I’ve seen this twice over the last year where a buyer ended up paying more out of pocket than they really should have due to the appraisal.
In the first instance, the appraisal came in at about $150,000 when the contract price was $155,000 and we found a few points that could have made a $5000, but even though the appraiser complained about these points during the appraisal they refused to make any changes afterwards.
The second instance was just inexcusable. My client had an appraisal for $200,000 when the contract price was $170,000. He had to change the type of loan he was getting about 2 weeks before the closing and in this particular situation had to have another appraisal done. The second appraisal was done through the company that had done an ‘appraisal review’ of the first one and had approved it. But they sent someone out who was not from that area and we got the appraisal back 4 days before closing – it came in at $160,000 which was $10,000 less than the contract price and $40,000 less than the first appraisal.
When I looked over this second appraisal I could see that the appraiser had noted the 3rd bedroom in his drawing but failed to include its square footage in the total. This alone would have made enough of a difference to have the appraisal come in at least at the contract price, but there were 3 other errors he made which also had a negative effect on his appraisal price.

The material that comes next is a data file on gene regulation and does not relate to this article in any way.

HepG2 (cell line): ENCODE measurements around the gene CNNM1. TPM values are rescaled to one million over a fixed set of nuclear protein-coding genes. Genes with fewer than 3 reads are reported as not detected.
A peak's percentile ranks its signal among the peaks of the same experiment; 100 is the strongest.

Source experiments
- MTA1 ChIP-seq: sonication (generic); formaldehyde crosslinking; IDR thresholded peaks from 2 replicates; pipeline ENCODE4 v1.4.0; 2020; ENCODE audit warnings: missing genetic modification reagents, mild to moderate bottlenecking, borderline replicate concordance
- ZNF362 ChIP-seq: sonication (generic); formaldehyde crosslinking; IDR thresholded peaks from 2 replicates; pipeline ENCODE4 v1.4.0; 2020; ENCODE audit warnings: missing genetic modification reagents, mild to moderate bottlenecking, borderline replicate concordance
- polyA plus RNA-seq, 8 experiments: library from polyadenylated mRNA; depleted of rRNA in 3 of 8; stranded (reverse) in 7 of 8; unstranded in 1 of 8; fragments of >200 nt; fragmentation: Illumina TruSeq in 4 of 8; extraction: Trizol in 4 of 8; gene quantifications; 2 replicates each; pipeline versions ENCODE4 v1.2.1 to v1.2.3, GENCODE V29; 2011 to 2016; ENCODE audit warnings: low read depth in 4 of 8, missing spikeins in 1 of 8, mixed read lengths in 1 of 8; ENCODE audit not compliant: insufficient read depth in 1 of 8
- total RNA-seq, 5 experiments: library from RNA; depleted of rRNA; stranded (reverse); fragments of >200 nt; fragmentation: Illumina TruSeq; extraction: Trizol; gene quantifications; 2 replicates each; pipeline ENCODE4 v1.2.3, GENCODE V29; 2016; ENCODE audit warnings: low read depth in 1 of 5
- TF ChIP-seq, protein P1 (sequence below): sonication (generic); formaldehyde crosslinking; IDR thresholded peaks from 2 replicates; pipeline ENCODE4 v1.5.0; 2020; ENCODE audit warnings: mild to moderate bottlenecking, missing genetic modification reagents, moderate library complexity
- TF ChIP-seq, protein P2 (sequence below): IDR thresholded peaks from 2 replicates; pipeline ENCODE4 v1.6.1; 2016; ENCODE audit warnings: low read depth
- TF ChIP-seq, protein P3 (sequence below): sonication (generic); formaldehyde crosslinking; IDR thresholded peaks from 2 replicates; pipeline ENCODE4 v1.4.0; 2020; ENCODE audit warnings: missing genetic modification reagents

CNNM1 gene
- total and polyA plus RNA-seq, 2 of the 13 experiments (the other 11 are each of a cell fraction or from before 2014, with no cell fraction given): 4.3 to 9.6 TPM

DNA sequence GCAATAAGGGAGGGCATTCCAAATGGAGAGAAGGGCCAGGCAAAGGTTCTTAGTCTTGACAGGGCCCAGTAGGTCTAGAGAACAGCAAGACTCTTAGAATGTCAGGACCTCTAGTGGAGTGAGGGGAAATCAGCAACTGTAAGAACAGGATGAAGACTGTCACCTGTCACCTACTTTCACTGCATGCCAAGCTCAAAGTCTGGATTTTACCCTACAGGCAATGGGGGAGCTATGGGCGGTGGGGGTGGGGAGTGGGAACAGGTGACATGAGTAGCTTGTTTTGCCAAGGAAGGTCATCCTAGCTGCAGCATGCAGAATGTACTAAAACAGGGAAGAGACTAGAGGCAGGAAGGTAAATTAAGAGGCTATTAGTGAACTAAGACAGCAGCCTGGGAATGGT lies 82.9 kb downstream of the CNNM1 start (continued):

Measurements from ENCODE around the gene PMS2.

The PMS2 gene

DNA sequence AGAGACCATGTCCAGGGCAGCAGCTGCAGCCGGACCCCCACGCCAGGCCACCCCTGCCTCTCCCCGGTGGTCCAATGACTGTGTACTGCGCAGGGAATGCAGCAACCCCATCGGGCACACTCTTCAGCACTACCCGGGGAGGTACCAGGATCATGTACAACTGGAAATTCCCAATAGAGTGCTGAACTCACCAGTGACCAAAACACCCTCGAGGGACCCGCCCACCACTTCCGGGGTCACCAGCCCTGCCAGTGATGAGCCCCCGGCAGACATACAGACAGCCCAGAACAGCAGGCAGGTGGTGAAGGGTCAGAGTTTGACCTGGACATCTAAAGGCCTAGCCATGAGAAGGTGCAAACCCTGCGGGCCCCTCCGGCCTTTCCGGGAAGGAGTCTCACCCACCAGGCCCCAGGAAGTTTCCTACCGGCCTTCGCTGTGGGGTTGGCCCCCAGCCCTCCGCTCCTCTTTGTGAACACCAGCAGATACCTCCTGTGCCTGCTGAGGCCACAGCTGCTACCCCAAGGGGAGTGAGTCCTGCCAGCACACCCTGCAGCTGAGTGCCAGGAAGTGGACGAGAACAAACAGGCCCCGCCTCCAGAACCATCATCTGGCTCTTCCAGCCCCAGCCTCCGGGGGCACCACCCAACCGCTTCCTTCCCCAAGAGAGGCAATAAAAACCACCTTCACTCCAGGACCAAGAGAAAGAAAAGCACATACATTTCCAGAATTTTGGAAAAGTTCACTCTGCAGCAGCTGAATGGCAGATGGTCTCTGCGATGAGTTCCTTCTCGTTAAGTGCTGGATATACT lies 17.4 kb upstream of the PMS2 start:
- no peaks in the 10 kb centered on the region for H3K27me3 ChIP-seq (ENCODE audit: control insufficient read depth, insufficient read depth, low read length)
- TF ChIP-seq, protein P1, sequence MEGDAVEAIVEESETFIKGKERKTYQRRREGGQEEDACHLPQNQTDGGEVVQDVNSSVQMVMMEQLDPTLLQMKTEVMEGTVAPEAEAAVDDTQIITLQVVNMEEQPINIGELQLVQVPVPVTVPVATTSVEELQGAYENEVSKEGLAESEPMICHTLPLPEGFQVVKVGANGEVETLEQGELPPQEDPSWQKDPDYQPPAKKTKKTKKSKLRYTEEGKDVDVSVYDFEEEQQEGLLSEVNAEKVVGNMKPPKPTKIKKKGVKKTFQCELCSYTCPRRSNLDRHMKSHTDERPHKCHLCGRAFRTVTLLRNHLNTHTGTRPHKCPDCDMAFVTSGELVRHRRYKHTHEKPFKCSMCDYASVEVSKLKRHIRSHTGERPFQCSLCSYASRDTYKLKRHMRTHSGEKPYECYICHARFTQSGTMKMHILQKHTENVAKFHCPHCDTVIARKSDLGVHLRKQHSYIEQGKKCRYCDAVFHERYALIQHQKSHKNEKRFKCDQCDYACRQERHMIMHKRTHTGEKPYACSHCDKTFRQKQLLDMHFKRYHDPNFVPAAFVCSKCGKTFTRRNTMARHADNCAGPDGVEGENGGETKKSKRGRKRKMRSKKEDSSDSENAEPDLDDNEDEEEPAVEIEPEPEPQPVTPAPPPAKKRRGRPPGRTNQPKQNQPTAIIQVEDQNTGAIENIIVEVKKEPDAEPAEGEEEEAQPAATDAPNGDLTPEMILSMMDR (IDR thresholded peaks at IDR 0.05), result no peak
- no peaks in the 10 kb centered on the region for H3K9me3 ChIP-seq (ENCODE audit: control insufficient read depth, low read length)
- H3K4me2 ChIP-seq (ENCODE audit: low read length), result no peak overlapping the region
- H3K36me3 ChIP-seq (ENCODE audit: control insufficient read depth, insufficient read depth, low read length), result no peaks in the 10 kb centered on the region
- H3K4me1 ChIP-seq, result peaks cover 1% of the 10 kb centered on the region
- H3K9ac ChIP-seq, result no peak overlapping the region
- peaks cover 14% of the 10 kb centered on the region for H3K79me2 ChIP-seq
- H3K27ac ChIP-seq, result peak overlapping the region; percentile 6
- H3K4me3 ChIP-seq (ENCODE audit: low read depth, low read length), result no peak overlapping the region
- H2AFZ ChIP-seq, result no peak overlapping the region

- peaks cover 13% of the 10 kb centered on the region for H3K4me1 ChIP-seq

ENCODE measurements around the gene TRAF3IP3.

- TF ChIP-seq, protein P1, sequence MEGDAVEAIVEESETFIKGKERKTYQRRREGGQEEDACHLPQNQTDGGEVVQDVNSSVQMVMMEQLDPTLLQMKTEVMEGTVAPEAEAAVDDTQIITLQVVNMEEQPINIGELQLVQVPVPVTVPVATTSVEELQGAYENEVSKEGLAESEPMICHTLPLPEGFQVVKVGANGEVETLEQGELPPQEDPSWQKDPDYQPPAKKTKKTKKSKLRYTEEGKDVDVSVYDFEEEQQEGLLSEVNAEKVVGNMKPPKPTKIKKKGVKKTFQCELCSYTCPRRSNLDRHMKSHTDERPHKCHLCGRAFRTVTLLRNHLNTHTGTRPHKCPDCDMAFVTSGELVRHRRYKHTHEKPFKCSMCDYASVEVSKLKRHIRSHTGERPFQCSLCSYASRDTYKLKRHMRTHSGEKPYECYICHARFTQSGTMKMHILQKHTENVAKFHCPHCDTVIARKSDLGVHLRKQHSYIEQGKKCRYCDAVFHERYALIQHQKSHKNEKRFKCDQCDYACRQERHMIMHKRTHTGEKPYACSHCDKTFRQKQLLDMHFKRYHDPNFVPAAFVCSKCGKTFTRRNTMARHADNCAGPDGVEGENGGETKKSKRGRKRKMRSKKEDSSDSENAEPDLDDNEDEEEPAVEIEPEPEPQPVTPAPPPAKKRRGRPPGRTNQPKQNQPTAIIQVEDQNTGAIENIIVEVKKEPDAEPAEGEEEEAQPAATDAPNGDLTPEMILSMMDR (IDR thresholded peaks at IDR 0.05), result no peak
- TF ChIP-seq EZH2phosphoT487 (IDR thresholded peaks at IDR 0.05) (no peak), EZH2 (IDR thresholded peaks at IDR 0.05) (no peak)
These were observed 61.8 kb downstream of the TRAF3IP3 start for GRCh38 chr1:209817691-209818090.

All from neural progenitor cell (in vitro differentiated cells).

Due to the circumstances of this deal my client only had 2 choices, accept the appraisal and come up with the additional cash needed or lose the deal (we had to close on the closing date or the seller would go with another buyer so we didn’t have the time needed to dispute the appraisal). Fortunately he had the cash available and was able to close and is very happy he did, but he should never have been put through that.
This article describes some of the problems that come up with appraisals:
Making sure your home gets appraised accurately
By Paul Owers, Staff writer, SunSentinel
Despite rising home prices across South Florida, sellers and real estate agents still complain that low appraisals delay or kill up to 15 percent of all deals.
In recent years, agents and others blamed a 2009 law that they said inadvertently led to less experienced appraisers working in unfamiliar neighborhoods.
Now a common refrain is that appraisers purposely keep valuations down. St. Petersburg appraiser Frank Gregoire, who testified before Congress, says banks and underwriters are pressuring appraisers “to be less optimistic and more cautious” to prevent another housing bubble….More at Making sure your home gets appraised accurately